Sometime it can be as simple as using a subheading, with a short paragraph underneath. It can also be useful to use lists – bulleted and numbered – and images (if relevant) and these can also appear alongside a featured snippet.
Alternatively, add FAQs (next section) may also be beneficial to generating these kinds of results!
Add FAQs to Your Content
FAQs are a really easy way to add short snippets of content that can target longtail keywords related to your on page content.
As mentioned above, FAQs are also a really clever way of adding question and answer related content which gives you a strong possibility of featured snippet opportunities.
But to add FAQs, you need to find target keyword questions. Fortunately, there are a few ways to do this.
Firstly, search for your target keywords in Google, and scroll down the page until you find the ‘People Also Ask’ sections – as demonstrated for the keyword ‘Secondary Antibodies’ below:
Here, you are greeted with a list of related questions, that unsurprisingly, ‘people also ask’. You can generate more questions by opening the dropdown answer for multiple questions.
Secondly, go to your Google Search Console for the page you are looking to optimise. Take a look through all the ranking keywords, and identify keywords that are commonly asked as a question. You can filter search queries by question by copying the following into the search query filter (also shown below):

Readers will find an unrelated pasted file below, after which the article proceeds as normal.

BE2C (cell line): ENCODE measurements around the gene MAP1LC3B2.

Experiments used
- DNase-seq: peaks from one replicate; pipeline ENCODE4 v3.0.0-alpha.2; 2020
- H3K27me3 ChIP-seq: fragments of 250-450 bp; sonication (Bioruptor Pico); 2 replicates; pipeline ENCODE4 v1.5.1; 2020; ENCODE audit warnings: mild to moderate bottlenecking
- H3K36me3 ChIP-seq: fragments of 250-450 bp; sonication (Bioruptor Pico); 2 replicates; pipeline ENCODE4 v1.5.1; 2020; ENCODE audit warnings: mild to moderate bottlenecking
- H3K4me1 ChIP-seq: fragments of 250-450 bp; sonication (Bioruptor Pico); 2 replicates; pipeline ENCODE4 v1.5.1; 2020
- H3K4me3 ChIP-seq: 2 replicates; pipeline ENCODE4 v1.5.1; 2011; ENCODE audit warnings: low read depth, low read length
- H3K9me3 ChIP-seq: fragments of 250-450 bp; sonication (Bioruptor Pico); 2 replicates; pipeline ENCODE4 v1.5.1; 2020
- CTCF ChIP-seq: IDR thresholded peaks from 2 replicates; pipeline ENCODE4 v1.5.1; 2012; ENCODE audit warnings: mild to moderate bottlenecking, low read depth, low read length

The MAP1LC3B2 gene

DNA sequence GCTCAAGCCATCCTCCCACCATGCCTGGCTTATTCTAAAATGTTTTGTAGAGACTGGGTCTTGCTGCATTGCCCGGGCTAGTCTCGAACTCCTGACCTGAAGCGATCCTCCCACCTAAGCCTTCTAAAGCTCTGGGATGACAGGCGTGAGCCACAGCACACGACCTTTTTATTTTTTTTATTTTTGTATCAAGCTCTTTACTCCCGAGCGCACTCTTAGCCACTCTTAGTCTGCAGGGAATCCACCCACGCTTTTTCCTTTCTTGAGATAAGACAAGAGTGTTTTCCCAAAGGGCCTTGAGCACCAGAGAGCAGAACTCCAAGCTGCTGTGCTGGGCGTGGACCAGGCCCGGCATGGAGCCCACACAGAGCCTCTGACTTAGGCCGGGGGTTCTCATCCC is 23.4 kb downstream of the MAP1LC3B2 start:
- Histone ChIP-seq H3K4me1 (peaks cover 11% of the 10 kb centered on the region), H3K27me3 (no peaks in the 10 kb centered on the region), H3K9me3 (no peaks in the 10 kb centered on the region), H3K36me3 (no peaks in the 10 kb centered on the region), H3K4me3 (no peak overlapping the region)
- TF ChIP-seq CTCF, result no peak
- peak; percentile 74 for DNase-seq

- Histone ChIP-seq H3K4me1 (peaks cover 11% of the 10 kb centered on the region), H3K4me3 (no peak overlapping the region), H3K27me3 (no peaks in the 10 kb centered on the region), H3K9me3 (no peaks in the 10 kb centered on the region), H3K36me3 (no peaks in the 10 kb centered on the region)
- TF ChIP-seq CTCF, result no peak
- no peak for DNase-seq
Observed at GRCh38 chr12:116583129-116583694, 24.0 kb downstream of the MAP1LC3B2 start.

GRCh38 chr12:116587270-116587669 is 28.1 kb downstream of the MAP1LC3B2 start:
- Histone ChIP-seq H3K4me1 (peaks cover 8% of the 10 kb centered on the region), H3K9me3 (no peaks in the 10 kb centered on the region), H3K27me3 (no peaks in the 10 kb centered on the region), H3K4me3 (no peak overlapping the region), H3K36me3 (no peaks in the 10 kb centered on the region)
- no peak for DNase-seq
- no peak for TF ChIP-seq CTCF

Lastly, you can make the task easier for you if you have access to an external keyword tool, such as Mangools, Ahrefs, SEMrush or any of the many options available.
In this example, I used Mangools to type in my focus keyword and click on the ‘questions’ tab. Here I get an automated list of related questions and monthly search volume too.
So if you are going to all the effort to add well researched and well written FAQs, you may want to take that one step further and investigate schema mark-up (next section)